The shootings in Texas once again demonstrate that art is provocative, but we must not cower in the face of threats to this profession or to free expression. Political art, be it cartoons, paintings, sculpture, or anything else, is protected speech under the First Amendment. The group that sponsored the “art contest” has been labeled a hate group by the Southern Poverty Law Center. The leader of the group seems to have her own tasteless and ignorant agenda. However, a group's political agenda, whether we agree with its goals or not, is subject to the same constitutional protections we all enjoy. Cartoons are powerful, as has been repeatedly shown in the past few months, and the AAEC condemns this senseless attack.Well, I don't know whether I'd go so far as to call the attack "senseless." It sort of made some degree of sense in that it didn't take any great amount of effort to figure out why they did it. Pamela Geller hired extensive and mostly heavily armed security because the attack was rather predictable, which senseless attacks generally aren't.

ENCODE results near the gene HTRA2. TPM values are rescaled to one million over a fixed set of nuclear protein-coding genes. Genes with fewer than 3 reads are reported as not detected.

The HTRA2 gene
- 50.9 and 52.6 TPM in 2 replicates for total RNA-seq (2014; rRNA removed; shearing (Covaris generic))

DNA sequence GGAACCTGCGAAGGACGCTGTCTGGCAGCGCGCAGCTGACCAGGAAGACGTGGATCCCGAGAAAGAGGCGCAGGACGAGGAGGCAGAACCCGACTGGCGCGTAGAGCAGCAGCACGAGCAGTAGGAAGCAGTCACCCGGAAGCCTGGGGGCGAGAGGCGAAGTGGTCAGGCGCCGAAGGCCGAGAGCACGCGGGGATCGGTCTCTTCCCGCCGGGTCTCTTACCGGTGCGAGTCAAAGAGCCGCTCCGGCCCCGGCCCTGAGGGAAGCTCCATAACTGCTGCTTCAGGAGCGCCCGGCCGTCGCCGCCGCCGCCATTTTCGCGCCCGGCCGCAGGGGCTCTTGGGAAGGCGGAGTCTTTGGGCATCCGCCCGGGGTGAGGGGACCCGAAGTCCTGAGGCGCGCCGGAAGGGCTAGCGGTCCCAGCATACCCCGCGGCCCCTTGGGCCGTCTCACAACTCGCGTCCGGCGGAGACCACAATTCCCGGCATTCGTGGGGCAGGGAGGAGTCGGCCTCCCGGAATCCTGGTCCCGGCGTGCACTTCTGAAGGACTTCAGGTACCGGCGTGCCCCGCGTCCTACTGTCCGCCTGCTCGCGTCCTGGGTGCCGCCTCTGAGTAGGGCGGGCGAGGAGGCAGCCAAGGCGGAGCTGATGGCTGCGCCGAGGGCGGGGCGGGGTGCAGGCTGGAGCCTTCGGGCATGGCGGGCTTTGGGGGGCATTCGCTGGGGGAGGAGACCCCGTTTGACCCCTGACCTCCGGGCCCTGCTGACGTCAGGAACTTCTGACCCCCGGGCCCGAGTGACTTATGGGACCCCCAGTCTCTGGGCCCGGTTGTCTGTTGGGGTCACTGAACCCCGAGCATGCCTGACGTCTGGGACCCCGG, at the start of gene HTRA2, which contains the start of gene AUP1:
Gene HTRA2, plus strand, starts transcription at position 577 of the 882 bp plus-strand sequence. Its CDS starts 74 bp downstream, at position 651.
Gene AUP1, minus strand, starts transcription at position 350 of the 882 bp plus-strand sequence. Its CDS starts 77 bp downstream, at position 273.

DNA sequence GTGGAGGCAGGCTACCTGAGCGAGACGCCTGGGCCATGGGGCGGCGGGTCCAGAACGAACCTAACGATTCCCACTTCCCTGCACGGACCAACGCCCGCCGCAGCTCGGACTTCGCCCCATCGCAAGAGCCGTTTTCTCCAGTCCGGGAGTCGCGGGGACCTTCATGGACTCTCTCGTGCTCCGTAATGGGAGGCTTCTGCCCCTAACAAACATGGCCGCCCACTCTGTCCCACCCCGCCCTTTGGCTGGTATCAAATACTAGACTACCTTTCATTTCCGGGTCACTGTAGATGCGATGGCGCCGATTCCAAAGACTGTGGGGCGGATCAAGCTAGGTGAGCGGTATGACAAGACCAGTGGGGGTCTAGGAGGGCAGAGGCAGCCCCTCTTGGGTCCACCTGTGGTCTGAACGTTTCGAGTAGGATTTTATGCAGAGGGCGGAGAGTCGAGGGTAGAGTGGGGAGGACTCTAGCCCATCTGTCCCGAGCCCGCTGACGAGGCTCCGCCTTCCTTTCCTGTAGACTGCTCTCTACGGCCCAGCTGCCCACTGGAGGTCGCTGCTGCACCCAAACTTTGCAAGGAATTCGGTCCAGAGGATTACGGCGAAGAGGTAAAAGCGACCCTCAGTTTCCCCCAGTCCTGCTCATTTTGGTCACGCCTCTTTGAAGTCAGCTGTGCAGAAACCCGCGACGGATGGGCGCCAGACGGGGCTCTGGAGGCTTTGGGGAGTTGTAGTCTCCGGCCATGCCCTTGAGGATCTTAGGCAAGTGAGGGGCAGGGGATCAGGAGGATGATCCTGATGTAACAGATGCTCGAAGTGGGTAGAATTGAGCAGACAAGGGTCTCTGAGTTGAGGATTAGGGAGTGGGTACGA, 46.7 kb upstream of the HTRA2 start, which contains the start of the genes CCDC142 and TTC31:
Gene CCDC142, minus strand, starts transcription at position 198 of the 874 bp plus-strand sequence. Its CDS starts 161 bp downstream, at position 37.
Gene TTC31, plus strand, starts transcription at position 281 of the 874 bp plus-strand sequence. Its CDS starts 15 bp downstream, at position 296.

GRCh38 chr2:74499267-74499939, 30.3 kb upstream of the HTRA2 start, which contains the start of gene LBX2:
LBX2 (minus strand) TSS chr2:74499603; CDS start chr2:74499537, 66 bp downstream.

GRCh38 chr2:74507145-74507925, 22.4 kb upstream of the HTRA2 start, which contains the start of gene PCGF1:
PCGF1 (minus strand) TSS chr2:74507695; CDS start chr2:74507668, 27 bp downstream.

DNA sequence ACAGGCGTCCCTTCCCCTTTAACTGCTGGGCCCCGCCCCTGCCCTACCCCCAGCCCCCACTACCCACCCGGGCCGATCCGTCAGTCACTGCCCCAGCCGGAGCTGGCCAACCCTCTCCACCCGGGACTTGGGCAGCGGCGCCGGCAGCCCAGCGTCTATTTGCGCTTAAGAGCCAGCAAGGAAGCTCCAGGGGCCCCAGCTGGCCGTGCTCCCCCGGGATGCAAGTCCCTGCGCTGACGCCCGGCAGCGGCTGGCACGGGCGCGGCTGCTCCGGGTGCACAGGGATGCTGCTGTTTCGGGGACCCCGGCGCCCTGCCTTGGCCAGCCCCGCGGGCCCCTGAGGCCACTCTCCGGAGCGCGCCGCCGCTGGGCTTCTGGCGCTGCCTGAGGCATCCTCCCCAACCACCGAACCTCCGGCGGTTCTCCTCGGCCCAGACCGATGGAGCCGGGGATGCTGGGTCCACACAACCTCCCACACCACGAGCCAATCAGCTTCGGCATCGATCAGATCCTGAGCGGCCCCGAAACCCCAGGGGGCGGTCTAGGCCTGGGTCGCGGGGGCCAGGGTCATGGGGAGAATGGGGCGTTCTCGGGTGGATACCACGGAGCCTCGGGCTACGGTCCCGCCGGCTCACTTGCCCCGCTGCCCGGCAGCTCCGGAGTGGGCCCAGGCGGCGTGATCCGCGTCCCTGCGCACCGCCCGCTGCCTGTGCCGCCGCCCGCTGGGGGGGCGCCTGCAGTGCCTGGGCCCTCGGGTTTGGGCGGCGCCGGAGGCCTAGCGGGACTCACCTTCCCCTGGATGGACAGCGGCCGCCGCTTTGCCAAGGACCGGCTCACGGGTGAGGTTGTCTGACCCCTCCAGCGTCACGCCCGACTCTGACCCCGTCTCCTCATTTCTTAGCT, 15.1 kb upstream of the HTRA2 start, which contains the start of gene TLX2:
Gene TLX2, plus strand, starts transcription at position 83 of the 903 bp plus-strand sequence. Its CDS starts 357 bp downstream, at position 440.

Squeaky Fromme shooting at President Gerald Ford was senseless. Mark David Chapman killing John Lennon was senseless. The ridiculously convoluted murder plot on CSI: Cyber this evening was utterly senseless.
That one word, however, is a minor quibble in an otherwise accurate response.